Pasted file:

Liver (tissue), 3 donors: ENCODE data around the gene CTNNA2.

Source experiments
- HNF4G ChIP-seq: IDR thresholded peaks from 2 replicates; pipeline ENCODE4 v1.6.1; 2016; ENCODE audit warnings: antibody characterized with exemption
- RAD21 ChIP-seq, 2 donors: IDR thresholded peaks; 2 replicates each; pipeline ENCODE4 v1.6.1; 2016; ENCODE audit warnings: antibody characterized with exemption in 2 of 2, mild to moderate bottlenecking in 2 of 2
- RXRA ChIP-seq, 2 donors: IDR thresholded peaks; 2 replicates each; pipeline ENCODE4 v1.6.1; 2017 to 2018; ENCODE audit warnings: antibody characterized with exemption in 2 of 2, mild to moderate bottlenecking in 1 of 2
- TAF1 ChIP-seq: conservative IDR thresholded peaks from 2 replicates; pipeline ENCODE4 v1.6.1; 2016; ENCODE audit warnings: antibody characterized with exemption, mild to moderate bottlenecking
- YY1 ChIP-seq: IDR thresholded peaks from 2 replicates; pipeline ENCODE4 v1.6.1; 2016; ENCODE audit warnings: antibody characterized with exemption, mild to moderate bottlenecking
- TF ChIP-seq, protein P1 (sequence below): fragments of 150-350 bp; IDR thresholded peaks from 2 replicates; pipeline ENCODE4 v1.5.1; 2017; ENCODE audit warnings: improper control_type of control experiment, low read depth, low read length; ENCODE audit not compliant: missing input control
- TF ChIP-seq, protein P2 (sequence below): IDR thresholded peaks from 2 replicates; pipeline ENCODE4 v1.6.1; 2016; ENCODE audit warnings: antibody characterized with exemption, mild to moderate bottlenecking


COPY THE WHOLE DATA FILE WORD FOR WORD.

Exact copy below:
Liver (tissue), 3 donors: ENCODE data around the gene CTNNA2.

Source experiments
- HNF4G ChIP-seq: IDR thresholded peaks from 2 replicates; pipeline ENCODE4 v1.6.1; 2016; ENCODE audit warnings: antibody characterized with exemption
- RAD21 ChIP-seq, 2 donors: IDR thresholded peaks; 2 replicates each; pipeline ENCODE4 v1.6.1; 2016; ENCODE audit warnings: antibody characterized with exemption in 2 of 2, mild to moderate bottlenecking in 2 of 2
- RXRA ChIP-seq, 2 donors: IDR thresholded peaks; 2 replicates each; pipeline ENCODE4 v1.6.1; 2017 to 2018; ENCODE audit warnings: antibody characterized with exemption in 2 of 2, mild to moderate bottlenecking in 1 of 2
- TAF1 ChIP-seq: conservative IDR thresholded peaks from 2 replicates; pipeline ENCODE4 v1.6.1; 2016; ENCODE audit warnings: antibody characterized with exemption, mild to moderate bottlenecking
- YY1 ChIP-seq: IDR thresholded peaks from 2 replicates; pipeline ENCODE4 v1.6.1; 2016; ENCODE audit warnings: antibody characterized with exemption, mild to moderate bottlenecking
- TF ChIP-seq, protein P1 (sequence below): fragments of 150-350 bp; IDR thresholded peaks from 2 replicates; pipeline ENCODE4 v1.5.1; 2017; ENCODE audit warnings: improper control_type of control experiment, low read depth, low read length; ENCODE audit not compliant: missing input control
- TF ChIP-seq, protein P2 (sequence below): IDR thresholded peaks from 2 replicates; pipeline ENCODE4 v1.6.1; 2016; ENCODE audit warnings: antibody characterized with exemption, mild to moderate bottlenecking